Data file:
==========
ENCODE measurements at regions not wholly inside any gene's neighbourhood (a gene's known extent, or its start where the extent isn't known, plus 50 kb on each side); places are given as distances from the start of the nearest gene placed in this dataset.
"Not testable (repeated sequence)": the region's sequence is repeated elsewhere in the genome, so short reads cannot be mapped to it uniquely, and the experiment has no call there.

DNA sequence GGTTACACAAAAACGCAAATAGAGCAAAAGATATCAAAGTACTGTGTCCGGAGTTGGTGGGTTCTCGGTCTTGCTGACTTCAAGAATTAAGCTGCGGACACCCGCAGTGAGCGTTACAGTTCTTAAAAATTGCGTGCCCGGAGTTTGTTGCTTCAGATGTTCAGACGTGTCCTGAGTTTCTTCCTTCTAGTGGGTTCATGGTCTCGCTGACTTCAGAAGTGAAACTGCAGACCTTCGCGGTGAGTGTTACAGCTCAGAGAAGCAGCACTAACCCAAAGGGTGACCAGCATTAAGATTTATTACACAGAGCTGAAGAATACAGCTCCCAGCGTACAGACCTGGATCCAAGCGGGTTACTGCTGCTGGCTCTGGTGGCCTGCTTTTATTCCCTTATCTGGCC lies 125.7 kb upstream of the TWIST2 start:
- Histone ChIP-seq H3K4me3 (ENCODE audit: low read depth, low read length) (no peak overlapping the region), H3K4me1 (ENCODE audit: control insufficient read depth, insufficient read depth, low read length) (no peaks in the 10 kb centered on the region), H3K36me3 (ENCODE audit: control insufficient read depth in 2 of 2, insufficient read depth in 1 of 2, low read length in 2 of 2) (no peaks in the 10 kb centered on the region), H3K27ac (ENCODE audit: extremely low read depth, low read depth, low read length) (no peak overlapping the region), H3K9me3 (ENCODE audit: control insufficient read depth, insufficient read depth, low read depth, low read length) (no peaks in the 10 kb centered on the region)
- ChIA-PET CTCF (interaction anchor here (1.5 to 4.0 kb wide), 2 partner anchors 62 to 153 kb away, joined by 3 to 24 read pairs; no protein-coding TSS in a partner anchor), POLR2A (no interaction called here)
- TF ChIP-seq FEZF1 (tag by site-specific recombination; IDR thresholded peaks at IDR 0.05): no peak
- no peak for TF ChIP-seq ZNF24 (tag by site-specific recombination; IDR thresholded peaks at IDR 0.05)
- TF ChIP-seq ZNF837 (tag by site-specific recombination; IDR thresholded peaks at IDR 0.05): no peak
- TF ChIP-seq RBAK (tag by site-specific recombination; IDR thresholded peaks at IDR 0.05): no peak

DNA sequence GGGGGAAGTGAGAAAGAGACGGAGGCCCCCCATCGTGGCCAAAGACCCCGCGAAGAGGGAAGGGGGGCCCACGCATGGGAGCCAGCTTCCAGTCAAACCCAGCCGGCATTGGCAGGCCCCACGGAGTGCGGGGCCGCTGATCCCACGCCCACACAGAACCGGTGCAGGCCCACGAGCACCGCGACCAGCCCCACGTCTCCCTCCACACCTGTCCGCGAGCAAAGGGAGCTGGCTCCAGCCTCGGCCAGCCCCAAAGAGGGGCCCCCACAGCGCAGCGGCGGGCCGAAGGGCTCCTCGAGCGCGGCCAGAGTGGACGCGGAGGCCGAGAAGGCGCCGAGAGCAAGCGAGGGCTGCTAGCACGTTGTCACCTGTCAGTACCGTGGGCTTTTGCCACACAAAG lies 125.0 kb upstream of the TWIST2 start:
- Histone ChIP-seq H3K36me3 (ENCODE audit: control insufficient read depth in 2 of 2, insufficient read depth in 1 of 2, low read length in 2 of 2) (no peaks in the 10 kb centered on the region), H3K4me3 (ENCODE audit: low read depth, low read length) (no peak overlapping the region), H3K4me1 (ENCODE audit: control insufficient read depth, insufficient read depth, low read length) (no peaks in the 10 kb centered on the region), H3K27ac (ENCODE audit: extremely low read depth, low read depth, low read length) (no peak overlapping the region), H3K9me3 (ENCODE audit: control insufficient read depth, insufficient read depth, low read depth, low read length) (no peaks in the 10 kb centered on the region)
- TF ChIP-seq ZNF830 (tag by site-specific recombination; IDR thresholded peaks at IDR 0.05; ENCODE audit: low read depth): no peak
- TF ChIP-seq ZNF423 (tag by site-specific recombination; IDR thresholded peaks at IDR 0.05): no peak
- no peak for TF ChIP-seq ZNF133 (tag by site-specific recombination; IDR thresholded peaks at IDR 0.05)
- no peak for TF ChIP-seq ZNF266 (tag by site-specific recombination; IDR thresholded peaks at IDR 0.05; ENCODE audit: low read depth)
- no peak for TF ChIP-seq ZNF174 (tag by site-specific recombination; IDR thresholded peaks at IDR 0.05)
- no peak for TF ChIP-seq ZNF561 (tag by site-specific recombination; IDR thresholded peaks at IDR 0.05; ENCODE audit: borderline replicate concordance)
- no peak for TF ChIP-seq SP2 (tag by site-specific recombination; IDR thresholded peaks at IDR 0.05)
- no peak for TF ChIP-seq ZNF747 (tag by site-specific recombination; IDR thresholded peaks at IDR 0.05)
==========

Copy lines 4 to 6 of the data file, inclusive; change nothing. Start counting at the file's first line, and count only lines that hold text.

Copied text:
- Histone ChIP-seq H3K4me3 (ENCODE audit: low read depth, low read length) (no peak overlapping the region), H3K4me1 (ENCODE audit: control insufficient read depth, insufficient read depth, low read length) (no peaks in the 10 kb centered on the region), H3K36me3 (ENCODE audit: control insufficient read depth in 2 of 2, insufficient read depth in 1 of 2, low read length in 2 of 2) (no peaks in the 10 kb centered on the region), H3K27ac (ENCODE audit: extremely low read depth, low read depth, low read length) (no peak overlapping the region), H3K9me3 (ENCODE audit: control insufficient read depth, insufficient read depth, low read depth, low read length) (no peaks in the 10 kb centered on the region)
- ChIA-PET CTCF (interaction anchor here (1.5 to 4.0 kb wide), 2 partner anchors 62 to 153 kb away, joined by 3 to 24 read pairs; no protein-coding TSS in a partner anchor), POLR2A (no interaction called here)
- TF ChIP-seq FEZF1 (tag by site-specific recombination; IDR thresholded peaks at IDR 0.05): no peak